NASA's New Lease on Life: The Hunt for Alien Planets
Getting on with other half of Copernican revolution
SEARCHING for alien planets circling other stars may seem to be merely a romantic quest for a handful of astronomers. But for the National Aeronautics and Space Administration it could help provide a guiding theme for space exploration as the agency struggles to redefine its mission.
That theme would be to complete the Copernican revolution, says Robert Brown of the Space Telescope Science Institute in Baltimore. Copernicus changed humanity's stellar view by showing that the sun - not Earth - is the center of that system. ``By discovering other planetary systems, we'll complete another facet of that revolution, which is to put our solar system in the context of planetary systems universally,'' Dr. Brown explains.
Technology has progressed to the point where astronomers now can specify the instruments and techniques needed to image alien worlds. And they can reasonably expect some of those instruments to be in place over the next 10 years. Thanks to ``the great investment'' that has been made in both ground-based and space-based astronomy, ``we're finally on the verge of being able to actually detect [alien] planets,'' Brown said.
In this outline presented during the annual meeting here of the American Association for the Advancement of Science (AAAS), Brown noted that the ``climate change'' in Washington is forcing the agency to rethink its whole rationale for science. Pursuing science for its own sake no longer justifies funding.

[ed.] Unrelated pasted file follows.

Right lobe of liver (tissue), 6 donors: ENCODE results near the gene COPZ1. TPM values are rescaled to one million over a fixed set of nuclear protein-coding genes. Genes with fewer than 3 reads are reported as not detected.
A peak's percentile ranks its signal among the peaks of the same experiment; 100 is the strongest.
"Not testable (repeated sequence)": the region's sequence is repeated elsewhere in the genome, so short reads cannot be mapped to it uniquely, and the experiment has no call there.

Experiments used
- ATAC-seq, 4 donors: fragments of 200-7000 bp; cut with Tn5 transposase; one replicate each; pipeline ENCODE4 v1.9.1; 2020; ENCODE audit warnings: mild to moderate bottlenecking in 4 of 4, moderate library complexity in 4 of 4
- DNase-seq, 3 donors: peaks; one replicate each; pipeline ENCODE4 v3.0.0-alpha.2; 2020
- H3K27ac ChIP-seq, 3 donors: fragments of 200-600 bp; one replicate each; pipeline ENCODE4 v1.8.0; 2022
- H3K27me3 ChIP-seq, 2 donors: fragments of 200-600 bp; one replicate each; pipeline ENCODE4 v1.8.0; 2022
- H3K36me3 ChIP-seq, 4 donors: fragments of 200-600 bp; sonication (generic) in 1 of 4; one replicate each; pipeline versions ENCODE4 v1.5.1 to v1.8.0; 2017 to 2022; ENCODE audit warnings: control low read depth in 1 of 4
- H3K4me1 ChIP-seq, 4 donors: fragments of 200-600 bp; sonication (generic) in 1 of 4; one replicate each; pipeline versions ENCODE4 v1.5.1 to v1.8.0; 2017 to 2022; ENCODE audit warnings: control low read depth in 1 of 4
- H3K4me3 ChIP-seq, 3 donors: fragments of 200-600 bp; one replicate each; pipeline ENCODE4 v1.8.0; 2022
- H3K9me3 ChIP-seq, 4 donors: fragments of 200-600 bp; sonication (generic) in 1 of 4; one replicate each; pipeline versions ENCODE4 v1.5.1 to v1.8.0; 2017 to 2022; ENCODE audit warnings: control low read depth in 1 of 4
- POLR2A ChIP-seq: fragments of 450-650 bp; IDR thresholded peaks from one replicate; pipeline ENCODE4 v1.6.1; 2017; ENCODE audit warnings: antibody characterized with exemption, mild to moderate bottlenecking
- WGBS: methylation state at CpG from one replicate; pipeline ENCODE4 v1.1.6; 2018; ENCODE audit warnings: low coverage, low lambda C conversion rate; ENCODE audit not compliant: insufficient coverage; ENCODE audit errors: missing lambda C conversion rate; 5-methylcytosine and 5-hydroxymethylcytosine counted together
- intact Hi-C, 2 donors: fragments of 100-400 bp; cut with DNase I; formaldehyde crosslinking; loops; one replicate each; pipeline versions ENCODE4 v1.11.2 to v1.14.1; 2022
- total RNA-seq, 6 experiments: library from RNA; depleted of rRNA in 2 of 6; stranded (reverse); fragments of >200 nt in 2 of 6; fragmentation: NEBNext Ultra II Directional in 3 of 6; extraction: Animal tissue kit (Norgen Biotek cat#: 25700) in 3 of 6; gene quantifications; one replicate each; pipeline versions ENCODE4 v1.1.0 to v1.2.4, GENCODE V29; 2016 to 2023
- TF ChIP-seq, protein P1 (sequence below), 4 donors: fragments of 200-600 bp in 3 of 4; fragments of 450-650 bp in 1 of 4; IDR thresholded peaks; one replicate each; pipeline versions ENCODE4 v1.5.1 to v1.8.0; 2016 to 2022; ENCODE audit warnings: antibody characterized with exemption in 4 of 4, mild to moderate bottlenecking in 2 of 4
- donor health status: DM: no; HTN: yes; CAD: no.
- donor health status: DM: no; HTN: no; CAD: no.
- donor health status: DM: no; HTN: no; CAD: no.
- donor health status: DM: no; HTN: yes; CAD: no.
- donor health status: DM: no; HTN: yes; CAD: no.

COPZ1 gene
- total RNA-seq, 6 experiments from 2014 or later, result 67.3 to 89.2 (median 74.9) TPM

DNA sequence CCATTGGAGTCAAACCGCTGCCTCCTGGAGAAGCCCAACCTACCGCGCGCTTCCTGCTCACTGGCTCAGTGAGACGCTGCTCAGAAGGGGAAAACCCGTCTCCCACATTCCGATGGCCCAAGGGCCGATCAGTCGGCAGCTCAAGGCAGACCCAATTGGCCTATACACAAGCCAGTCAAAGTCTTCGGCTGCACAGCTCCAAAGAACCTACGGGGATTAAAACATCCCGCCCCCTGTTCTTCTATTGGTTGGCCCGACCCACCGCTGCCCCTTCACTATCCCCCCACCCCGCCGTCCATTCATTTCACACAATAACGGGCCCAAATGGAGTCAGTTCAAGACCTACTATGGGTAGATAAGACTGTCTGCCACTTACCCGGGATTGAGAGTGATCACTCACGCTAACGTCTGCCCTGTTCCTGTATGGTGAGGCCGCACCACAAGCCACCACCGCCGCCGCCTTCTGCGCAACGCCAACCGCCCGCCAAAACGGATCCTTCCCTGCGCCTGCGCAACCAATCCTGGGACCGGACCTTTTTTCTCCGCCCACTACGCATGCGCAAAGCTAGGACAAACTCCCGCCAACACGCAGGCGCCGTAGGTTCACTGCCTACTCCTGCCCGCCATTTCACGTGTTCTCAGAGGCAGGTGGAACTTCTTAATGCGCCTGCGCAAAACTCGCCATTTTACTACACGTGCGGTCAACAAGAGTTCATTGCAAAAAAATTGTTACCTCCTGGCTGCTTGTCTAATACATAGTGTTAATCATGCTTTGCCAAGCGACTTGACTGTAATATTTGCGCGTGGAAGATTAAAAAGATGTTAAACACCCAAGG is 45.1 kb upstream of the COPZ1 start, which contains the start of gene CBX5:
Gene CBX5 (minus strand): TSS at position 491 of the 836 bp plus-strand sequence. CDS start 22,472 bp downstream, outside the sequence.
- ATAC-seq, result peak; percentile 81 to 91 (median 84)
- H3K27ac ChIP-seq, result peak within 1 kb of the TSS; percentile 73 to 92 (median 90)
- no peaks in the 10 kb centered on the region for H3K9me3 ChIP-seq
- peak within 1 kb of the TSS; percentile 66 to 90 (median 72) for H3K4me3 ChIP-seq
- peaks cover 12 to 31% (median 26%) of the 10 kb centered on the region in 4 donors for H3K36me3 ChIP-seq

There has to be a more direct benefit for taxpayers. NASA ``is seriously contemplating using this theme of the search for other planets,'' Brown said, because it reaches beyond the interests of specialists and deals with questions of universal interest - such as, are we alone here, or are there other habitable worlds? And the quest for answers would also sharpen the strategy for exploring our own solar system.
NASA administrator Daniel Goldin cast his speech for the AAAS meeting in a similar perspective. It is a time, he said, when ``we're being asked literally to justify our existence.'' He explained that this means ``a leaner, but more agile and focused NASA.'' He added: ``Given that there is little or no new money available for science, we need a new paradigm to decide priorities.'' A long-term program to more clearly understand Earth's nature and place in the planetary system could guide the setting of those priorities, Brown said.
The technology that makes it possible to seriously plan to search for other ``Earths'' has developed rapidly. As Mr. Goldin observed: ``Twenty, even 10 years ago, this stuff would have been pie-in-the-sky. Now, we're not just talking what-if. We're talking about the nuts and bolts of how to do this.''
SOME of the search would be ground-based. Some would be done from space. Brown explained that, given the Hubble Space Telescope's new clarity of vision, instruments can be built that would allow Hubble to suppress the glare from a star sufficiently to see Earth-like planets around it. The next Hubble service mission is to carry a replacement camera in 1999. That camera could include this planet-seeking capability. So could another new instrument due to be placed on Hubble in 2002 or 2005.
Another powerful technique is to use two or more telescopes in unison either on Earth or in space. Computer processing of the telescopes' signals yields a far sharper image than any one telescope has alone. The farther apart the telescopes are, the sharper the image. It now appears possible to construct such a system that would be sharp-eyed enough to see planets orbiting at least relatively nearby stars. It would image the planets well enough to allow analyses of their atmospheres for possible life-related chemicals.